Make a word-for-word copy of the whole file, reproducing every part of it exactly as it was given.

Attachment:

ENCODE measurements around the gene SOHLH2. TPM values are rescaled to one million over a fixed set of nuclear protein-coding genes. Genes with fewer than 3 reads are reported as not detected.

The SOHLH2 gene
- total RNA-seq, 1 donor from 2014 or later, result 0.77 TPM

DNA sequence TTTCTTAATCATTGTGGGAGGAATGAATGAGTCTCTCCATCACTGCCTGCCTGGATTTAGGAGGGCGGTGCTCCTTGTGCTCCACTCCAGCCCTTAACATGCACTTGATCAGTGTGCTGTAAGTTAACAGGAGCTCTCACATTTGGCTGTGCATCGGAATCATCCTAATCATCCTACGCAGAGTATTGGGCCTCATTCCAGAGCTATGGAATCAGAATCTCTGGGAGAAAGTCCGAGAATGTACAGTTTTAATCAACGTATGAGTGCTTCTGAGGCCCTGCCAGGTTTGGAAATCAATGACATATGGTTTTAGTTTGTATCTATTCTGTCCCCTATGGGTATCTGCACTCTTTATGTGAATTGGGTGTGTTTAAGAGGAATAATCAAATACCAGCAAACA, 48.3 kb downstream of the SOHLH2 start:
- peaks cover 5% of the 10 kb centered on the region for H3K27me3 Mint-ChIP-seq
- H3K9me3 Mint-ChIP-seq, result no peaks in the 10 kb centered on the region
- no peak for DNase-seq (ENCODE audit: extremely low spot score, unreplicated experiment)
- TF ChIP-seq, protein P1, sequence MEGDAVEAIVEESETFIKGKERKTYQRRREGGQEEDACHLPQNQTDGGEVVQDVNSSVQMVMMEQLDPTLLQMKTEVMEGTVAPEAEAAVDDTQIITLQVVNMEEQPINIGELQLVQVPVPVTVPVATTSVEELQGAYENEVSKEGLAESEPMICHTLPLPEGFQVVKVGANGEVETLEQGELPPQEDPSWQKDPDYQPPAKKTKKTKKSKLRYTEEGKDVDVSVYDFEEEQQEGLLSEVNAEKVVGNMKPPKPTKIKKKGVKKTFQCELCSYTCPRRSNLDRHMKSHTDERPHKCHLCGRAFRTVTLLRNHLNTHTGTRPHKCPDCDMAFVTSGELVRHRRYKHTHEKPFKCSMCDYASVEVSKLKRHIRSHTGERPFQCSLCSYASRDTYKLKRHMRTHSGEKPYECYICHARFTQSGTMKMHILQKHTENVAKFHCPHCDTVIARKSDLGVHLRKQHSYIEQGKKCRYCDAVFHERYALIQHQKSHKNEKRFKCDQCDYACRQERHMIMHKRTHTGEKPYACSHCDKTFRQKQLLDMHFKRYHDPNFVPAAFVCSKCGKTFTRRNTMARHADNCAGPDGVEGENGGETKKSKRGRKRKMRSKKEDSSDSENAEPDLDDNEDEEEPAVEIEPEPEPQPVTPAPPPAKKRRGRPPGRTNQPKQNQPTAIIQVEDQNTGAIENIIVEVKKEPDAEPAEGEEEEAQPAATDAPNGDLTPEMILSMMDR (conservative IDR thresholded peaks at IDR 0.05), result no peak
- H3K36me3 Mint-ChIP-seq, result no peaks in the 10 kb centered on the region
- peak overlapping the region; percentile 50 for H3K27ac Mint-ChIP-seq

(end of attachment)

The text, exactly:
ENCODE measurements around the gene SOHLH2. TPM values are rescaled to one million over a fixed set of nuclear protein-coding genes. Genes with fewer than 3 reads are reported as not detected.

The SOHLH2 gene
- total RNA-seq, 1 donor from 2014 or later, result 0.77 TPM

DNA sequence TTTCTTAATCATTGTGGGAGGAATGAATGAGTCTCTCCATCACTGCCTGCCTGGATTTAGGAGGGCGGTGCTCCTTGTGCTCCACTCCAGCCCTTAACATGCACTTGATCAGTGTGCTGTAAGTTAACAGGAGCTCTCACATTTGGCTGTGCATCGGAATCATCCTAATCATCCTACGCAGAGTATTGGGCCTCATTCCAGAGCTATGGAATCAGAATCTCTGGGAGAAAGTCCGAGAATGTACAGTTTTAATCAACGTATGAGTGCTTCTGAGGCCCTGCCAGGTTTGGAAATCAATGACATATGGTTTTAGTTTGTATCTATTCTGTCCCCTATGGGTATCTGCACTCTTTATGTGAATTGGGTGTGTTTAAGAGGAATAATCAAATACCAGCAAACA, 48.3 kb downstream of the SOHLH2 start:
- peaks cover 5% of the 10 kb centered on the region for H3K27me3 Mint-ChIP-seq
- H3K9me3 Mint-ChIP-seq, result no peaks in the 10 kb centered on the region
- no peak for DNase-seq (ENCODE audit: extremely low spot score, unreplicated experiment)
- TF ChIP-seq, protein P1, sequence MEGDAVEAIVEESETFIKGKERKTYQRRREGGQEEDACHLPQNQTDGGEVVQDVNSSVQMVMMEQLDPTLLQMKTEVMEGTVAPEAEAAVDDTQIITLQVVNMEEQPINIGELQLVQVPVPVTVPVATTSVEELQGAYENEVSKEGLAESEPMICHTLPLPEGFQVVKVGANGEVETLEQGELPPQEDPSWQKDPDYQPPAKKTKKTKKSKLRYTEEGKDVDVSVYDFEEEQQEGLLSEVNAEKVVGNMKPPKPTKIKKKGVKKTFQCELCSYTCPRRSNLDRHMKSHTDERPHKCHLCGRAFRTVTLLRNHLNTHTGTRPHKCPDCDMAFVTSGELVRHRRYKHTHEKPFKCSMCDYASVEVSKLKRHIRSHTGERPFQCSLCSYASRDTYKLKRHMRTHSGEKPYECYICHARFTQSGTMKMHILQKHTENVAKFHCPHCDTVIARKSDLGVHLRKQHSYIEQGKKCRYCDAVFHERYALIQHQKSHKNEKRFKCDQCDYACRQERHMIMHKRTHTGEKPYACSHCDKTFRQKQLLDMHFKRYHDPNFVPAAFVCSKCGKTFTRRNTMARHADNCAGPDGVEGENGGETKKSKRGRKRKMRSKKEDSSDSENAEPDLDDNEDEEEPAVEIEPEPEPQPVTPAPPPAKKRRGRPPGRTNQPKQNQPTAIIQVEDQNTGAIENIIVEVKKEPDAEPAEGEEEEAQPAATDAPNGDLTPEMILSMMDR (conservative IDR thresholded peaks at IDR 0.05), result no peak
- H3K36me3 Mint-ChIP-seq, result no peaks in the 10 kb centered on the region
- peak overlapping the region; percentile 50 for H3K27ac Mint-ChIP-seq